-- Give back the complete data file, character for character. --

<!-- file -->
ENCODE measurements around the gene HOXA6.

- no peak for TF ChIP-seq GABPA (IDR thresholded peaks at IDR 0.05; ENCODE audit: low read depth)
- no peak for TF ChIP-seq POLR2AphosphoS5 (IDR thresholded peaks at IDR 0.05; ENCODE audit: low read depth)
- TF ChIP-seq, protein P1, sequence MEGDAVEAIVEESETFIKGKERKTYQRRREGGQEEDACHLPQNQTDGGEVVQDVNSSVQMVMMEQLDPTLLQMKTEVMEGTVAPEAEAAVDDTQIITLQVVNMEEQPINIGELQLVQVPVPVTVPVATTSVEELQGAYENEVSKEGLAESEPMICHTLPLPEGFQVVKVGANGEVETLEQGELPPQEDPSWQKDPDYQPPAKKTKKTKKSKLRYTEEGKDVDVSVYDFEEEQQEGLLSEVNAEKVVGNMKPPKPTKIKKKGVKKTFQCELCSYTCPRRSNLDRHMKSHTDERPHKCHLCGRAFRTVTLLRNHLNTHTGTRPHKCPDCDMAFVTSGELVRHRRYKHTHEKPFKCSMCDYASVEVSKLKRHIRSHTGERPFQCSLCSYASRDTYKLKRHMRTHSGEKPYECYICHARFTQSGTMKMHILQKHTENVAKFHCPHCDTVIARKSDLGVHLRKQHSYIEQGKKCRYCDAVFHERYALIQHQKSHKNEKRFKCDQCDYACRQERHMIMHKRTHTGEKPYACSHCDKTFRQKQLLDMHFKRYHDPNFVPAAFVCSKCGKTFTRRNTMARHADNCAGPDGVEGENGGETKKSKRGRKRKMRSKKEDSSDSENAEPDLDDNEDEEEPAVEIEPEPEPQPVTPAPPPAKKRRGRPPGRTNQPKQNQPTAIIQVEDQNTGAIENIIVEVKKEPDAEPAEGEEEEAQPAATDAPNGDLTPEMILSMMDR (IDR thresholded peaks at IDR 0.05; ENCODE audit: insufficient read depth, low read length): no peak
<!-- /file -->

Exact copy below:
ENCODE measurements around the gene HOXA6.

- no peak for TF ChIP-seq GABPA (IDR thresholded peaks at IDR 0.05; ENCODE audit: low read depth)
- no peak for TF ChIP-seq POLR2AphosphoS5 (IDR thresholded peaks at IDR 0.05; ENCODE audit: low read depth)
- TF ChIP-seq, protein P1, sequence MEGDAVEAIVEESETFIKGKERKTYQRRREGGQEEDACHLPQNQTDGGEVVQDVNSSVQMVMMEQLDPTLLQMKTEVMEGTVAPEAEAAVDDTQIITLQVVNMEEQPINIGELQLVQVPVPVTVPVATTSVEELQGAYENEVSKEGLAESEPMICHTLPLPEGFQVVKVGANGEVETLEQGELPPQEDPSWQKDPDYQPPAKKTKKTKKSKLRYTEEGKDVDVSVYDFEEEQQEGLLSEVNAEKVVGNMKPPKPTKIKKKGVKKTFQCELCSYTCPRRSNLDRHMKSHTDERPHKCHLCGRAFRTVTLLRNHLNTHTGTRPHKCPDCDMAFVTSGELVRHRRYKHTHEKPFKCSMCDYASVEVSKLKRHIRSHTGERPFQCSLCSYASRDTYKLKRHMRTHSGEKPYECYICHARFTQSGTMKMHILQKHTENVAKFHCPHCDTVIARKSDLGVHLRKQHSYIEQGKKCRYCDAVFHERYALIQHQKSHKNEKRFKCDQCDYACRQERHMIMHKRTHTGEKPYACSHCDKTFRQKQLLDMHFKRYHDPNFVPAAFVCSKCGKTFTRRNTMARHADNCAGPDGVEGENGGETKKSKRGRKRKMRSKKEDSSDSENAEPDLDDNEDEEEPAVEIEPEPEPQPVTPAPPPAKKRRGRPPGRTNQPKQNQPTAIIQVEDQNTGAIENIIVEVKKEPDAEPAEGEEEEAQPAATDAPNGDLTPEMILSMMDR (IDR thresholded peaks at IDR 0.05; ENCODE audit: insufficient read depth, low read length): no peak